Last night I watched the film Surfwise and it made me start thinking more about my lifestyle and the lifestyle that Cory and I will provide for Archer. Surfwise is a documentary on Doc Paskowitz and his family of 11 who traveled the country in a 24′ camper, surfed daily and eventually started a well-renowned surfing camp. The film is rich with potentially dichotomous ideas on health, education, sex, success, religion, and, of course, child-rearing. I started out being greatly inspired by Doc’s choice to separate his children from public education and American materialism and instill in them a strong value of health. However, as the film progresses, it becomes clear that that there are serious repercussions for his choices.
As with so many things, I believe balance is the key. I know I will never be able to convince Cory to sell everything and take off on an unknown adventure with me and the (soon-to-be) kids. But, I still plan to travel on a regular basis and provide my children with experiences similar to my childhood. I know that I want to raise my children to value good nutrition and exercise, but there will be times when we eat tex-mex at Trudy’s (Cory’s favorite) or order pizza. I hope to balance that by getting their help with the garden and exposing them to produce that I only became familiar with in the past 5 years such as beets, fennel, kale, chard, and turnips, etc. I would rather not put my children in public school, but that decision may take a back seat to other family values and I think that parents are just as responsible as schools for their child’s education. The public school system doesn’t teach you to manage money, change a tire, or develop a good work ethic. As an adult educator I know that there is only so much you can do for students. If they insist on doing the very least possible to pass, then so be it. When students are young, it should be the responsibility of the parent to inspire curiosity, motivation, and an active interest in the world around them. If you’re apathetic, you’ll have apathetic children.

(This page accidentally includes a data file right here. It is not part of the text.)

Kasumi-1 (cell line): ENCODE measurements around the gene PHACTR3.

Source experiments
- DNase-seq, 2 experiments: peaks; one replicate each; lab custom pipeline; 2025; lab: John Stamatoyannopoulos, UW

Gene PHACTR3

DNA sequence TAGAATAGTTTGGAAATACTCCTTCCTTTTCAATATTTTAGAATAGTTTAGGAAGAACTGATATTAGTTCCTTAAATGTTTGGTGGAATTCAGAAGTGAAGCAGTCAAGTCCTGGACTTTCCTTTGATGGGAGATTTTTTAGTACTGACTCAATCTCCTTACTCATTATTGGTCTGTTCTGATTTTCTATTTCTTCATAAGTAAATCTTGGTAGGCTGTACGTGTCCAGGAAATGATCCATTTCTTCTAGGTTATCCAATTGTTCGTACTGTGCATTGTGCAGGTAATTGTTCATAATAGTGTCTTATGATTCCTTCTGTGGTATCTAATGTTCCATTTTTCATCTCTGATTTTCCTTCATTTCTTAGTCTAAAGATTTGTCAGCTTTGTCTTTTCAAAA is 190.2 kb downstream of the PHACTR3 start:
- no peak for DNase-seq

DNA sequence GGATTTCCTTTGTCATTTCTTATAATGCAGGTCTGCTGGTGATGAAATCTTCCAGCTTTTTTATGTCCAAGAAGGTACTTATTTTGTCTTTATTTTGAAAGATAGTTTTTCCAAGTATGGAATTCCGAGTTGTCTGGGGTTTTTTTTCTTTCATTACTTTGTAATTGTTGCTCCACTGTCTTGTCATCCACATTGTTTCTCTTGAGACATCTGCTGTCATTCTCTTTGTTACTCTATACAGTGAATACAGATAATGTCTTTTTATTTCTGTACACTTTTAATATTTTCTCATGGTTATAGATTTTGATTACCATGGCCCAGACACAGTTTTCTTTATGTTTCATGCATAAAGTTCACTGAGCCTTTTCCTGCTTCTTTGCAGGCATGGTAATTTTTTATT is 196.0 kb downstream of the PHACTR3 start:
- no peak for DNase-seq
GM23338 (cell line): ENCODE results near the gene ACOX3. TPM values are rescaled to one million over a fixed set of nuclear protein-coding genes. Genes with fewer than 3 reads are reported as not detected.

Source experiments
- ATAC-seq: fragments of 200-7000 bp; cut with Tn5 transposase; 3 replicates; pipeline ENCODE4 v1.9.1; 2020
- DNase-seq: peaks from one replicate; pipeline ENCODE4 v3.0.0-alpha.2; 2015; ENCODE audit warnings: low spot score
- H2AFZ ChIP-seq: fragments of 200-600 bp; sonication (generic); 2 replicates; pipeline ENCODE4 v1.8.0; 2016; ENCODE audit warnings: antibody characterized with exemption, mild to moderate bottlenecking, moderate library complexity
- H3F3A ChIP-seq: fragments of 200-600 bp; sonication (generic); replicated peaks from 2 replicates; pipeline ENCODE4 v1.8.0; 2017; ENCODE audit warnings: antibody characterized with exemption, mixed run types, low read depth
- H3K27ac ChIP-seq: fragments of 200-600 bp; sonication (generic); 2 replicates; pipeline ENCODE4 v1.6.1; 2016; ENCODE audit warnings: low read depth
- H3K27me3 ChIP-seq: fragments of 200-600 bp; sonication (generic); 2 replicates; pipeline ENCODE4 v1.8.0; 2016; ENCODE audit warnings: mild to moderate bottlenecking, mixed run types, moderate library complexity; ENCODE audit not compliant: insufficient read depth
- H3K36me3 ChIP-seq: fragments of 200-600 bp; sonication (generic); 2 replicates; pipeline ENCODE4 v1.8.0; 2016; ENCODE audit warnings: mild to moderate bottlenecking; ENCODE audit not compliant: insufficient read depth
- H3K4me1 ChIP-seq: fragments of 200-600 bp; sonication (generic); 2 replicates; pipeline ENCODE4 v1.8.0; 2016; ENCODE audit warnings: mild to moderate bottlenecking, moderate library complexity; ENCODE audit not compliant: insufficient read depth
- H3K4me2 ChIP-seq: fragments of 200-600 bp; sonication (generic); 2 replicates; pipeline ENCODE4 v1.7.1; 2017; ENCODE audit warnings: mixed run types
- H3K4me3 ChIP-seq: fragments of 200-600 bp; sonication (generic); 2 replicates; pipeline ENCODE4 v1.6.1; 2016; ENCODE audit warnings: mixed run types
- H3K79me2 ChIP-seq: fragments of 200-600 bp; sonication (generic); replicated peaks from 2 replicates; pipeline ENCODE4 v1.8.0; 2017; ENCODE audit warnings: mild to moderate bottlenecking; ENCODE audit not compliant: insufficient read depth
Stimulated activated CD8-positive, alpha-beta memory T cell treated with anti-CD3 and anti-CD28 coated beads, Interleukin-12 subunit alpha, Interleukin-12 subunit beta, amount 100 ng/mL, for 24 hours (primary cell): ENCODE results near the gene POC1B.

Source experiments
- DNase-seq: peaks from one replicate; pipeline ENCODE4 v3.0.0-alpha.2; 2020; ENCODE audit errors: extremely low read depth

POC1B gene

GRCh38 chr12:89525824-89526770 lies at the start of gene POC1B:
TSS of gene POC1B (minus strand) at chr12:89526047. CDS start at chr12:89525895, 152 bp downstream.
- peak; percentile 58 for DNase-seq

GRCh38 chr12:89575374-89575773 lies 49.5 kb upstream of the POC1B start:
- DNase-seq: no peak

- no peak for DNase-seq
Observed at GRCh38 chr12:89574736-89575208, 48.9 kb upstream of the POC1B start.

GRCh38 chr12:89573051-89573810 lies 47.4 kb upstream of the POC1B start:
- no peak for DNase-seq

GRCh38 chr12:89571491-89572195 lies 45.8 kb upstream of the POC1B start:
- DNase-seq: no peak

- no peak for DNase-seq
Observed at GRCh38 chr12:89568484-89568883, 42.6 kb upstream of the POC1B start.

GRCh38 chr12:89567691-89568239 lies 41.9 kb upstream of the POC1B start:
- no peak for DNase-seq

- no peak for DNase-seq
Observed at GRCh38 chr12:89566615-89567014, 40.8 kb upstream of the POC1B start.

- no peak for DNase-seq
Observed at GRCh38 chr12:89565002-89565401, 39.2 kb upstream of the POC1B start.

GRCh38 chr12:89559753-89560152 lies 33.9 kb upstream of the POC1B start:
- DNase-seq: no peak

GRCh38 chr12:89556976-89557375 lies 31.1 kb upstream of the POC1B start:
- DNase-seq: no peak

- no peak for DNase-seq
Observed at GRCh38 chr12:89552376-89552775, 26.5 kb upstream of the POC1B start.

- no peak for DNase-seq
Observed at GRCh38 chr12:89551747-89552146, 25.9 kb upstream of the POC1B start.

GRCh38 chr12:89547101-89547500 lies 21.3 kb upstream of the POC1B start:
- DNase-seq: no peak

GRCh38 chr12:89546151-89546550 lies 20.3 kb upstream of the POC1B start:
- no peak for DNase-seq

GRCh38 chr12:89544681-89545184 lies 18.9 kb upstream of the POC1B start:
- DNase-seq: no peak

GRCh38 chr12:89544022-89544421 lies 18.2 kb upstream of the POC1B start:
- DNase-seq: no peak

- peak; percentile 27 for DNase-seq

Of course, I may look back on this in 5, 10, 15 years and laugh at how naive I was. There is no way to know for sure what kind of parent you will be or how your children will turn out until it’s already happened. We all just do the best we can do, right? Still, as a soon-to-be parent, it is fascinating to me to consider which parts of my personality developed from nature versus nurture and to witness so many examples of how parents affect their children. To some extent, children are born as little pieces of clay that we mold even when we are not intending to do so. They go out into the world and continue to be shaped by their experiences and we hope that the impressions we’ve made are not completely destroyed in the process.